Preston Yancey (the man, the myth, the legend) created a guest series at his blog entitled Conversations with Ourselves. In this series, contributors addresses the Past Self through the Present or vice versa (or sometimes not this at all, but instead something equally cool) concerning matters of Faith, specifically. Today, I share part one of my conversation. I hope you’ll join me tomorrow at Preston’s place for part two.
The baristas pull espresso drinks and the steaming of the milk is better than white noise. This is the local dive, the place where students come to study for finals, and tonight it’s full of grad students. There is tension hanging and not much laughter. A singular working stiff patrons Arsaga’s tonight. I’m trying my best to ignore him.
He is not extending the same courtesy.
“At some point you’re gonna have to exhale because holding that much rancid air is going to kill you.” He says this without prompting, with an intimidating certainty. As if the alternatives are life and death–the garden on one hand and Gehenna on the other. He is sitting in a deep four-legged plastic chair and his feet are propped arrogantly on another. I try to ignore him but he keeps staring. A fixed flint gaze. Unrelenting.
I am across a narrow aisle, and it immediately strikes a nerve because I’m thinking about the black-hearted hate that’s always right below the surface of my conversations. My blood pressure is rising. I look at him and I’m immediately working him over. I don’t like him. Black pants. Blue button-down. I’m pretty sure his shoes are lambskin. He has a part on the right side of his black hair. I could take him.
“Let it go, son.”
Now I’m white hot because I don’t need patronizing tones. I’ve had enough of those.
“Can I help you?” I say and when the words spill out they whither more weakly than I had hoped. “Yes, you can let it go because you’re setting us both up for some misery and I’d rather not go through all that again,” he says. He pushes the chair toward me with his feet and sits straight. Motions for me to take it and I do not refuse.
We are in a corner and my back is to the door. His to the wall. We’re sizing each other up now. Somehow I know he has my number. He pulls a pocket knife from his pants, a little one with a Swiss Cross. It’s the kind that Tenenbaum’s driver used to shiv him in the gut. Red. He knows that I know, and his mouth curls into a crooked smile. It is somehow disarming. He looks down and begins to clean his fingernails with the file.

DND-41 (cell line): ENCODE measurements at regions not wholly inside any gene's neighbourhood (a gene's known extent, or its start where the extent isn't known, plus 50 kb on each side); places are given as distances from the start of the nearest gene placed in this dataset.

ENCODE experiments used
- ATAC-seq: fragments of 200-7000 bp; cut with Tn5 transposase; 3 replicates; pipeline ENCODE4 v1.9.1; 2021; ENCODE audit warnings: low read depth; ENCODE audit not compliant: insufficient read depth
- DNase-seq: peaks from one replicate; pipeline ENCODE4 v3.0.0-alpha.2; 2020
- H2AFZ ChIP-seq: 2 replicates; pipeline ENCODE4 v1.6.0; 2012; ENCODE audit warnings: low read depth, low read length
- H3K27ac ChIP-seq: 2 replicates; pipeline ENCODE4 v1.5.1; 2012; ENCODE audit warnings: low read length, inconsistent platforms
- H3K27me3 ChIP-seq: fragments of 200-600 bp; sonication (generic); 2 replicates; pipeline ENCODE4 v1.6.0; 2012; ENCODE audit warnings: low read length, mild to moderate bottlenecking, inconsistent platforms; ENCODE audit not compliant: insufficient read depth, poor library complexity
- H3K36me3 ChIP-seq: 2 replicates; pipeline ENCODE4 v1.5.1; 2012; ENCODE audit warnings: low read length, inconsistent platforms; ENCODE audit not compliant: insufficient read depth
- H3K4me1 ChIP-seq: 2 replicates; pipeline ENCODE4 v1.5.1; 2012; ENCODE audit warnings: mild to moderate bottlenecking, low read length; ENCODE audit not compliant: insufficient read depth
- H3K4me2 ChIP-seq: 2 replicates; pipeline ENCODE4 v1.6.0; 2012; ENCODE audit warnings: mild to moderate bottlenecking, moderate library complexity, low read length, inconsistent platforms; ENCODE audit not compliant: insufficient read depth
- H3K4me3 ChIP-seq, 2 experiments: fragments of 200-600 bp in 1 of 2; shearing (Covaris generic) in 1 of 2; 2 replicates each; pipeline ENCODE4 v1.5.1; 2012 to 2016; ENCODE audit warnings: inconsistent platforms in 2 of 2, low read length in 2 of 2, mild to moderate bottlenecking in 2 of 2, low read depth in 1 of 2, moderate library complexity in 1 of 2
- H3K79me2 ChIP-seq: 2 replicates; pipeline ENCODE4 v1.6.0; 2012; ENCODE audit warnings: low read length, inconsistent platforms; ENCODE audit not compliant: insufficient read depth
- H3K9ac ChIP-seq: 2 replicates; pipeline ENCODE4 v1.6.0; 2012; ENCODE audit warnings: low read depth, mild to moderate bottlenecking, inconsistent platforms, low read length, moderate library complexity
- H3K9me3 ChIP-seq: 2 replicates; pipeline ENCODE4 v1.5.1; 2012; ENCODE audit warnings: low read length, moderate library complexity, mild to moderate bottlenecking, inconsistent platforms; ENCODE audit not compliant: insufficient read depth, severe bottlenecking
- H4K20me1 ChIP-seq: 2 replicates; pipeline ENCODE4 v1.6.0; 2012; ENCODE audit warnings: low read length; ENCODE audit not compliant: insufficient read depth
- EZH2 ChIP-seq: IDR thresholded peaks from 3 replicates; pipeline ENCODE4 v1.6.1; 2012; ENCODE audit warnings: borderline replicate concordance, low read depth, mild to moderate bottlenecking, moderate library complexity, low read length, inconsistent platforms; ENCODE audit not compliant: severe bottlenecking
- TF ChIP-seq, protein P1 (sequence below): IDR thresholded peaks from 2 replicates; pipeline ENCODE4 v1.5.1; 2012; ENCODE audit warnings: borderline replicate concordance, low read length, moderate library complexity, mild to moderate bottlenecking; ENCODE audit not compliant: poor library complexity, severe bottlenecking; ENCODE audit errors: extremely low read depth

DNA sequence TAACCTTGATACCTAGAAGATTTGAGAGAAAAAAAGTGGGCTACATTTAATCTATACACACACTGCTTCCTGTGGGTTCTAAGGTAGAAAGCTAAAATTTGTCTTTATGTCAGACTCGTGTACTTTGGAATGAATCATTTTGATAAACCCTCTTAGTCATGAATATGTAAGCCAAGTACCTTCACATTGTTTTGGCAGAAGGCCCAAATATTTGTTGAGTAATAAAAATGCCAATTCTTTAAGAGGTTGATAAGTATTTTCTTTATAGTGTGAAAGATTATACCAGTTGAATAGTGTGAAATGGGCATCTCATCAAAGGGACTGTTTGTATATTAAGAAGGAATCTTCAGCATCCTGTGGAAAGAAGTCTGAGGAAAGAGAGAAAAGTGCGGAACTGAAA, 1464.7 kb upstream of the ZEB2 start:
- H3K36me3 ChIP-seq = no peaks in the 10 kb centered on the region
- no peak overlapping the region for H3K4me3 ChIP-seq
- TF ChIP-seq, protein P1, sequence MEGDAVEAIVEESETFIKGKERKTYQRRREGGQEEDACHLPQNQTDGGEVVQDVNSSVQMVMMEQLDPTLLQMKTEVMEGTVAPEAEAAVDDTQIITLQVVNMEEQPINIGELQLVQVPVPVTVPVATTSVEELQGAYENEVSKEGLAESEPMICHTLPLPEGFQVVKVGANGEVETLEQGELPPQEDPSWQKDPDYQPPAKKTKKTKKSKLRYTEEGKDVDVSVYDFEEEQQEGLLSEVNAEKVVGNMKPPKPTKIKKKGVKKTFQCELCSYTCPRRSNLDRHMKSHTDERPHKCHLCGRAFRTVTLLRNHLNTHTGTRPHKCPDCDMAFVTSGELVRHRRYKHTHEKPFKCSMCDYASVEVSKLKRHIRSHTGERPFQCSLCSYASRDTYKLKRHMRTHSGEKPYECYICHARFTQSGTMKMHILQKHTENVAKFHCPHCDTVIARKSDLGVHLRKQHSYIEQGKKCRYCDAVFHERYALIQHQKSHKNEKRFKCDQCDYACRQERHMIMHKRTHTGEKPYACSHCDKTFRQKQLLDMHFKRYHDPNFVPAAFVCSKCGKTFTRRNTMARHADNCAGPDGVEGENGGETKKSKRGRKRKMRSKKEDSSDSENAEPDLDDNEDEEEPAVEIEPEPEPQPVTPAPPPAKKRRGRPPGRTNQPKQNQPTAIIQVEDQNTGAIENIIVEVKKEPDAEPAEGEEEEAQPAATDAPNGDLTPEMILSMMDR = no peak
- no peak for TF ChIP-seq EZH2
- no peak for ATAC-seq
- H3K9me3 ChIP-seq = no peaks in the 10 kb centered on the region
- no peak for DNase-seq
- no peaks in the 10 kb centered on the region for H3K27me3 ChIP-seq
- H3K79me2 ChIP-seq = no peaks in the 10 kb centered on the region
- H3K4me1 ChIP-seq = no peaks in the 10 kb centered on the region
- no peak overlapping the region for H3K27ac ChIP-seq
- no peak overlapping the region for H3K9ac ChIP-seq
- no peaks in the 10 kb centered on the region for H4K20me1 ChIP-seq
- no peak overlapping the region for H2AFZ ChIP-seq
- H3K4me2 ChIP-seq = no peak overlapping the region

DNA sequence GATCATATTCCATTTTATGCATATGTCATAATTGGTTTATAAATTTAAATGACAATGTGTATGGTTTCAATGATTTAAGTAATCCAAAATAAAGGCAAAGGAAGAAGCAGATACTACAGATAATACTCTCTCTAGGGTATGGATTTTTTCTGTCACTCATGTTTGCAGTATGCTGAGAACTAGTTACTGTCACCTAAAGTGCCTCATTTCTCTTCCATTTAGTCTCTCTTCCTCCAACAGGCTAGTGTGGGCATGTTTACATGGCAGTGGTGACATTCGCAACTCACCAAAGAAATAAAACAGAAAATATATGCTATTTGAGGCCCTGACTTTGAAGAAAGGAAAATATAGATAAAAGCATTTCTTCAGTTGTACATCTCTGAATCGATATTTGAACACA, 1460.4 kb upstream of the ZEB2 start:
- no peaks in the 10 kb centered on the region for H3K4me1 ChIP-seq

I look more closely and I know this face. It’s an old mirror. He has grey around the temples and a long scar on the right side of his face. The fingernails on his right hands are longer, the left shorter. He has a pointy nose, one with a broken bridge. Chip Russell left that mark during basketball practice his sophomore year. I look around the coffee shop, wonder if I’m crazy. Then he says it. “Yeah, Seth. You are me.”
“I’ve lost my mind,” I say out loud and the barista who’s sneaked up behind me interrupts. “Huh?” she says and it startles me. I turn to tell her I don’t need a refill but the words shatter abruptly. Like shards of glass. “Suit yourself,” she says and turns a cold shoulder. I watch her hips swish in the short skirt as she saunters back to the counter. “Stop it,” the older me says with a wry grin. It’s confirmation. He really is me.
“Listen closely because I’m hoping this will save us both a great deal of pain,” he says. “You need to stop this business with hating the church, criticizing her every move. In the same way that I am you, you are her.”
Now I know that I’m crazy because he is speaking to me in pronouns and metaphors of self-consciousness, and I’m struggling to make sense of it all. He has his left ring finger hooked in an old ash tray and he’s pulling it back and forth in a three scoot cadence. “You are her. You are her. You are her.”
I curse him over my breath. I don’t want to be well. I want to stay sick, to be uncured and to revel in it. I eschew his cadence. “No.” I say it too loudly and the table next to me looks at me quizzically. I lower my voice and look him dead in the eye. “I am not her. The church is prideful. She is rich. She is misguided and without unity. She is divided. She is charismatic and fundamentalist and reformed and not. She is illogical, schizophrenic.” I take a deep breath and grit teeth. “I am not her.”
“Yeah, you are none of those things,” he says with exaggerated sarcasm. “But, who’s talking to himself?”
The barista taps me on the shoulder. “You okay?” she asks. I look at her, then at the band on my left ring finger, then at the empty chair where the older me was just sitting. He is gone. “No,” I tell her. “I am not.”
The door to Arsagas is thick with condensation. The air outside is cold. I am hoping for a jolt so I exit without my jacket. There are three bearded hippies sitting in other plastic chairs on the front patio. One asks me if I’d like a smoke and I tell him no thanks. He says I look like I could use it but I refuse and walk to my car for a stick of gum. I am content to remain sick, to follow more hate. Loving myself would require a different kind of grace I think, the grace of fathers and heroes.
I’m not ready for that.
I hope you’ll visit Preston’s tomorrow for part two. And in the meantime, check out the entire Conversations series. I think you’ll be glad you did.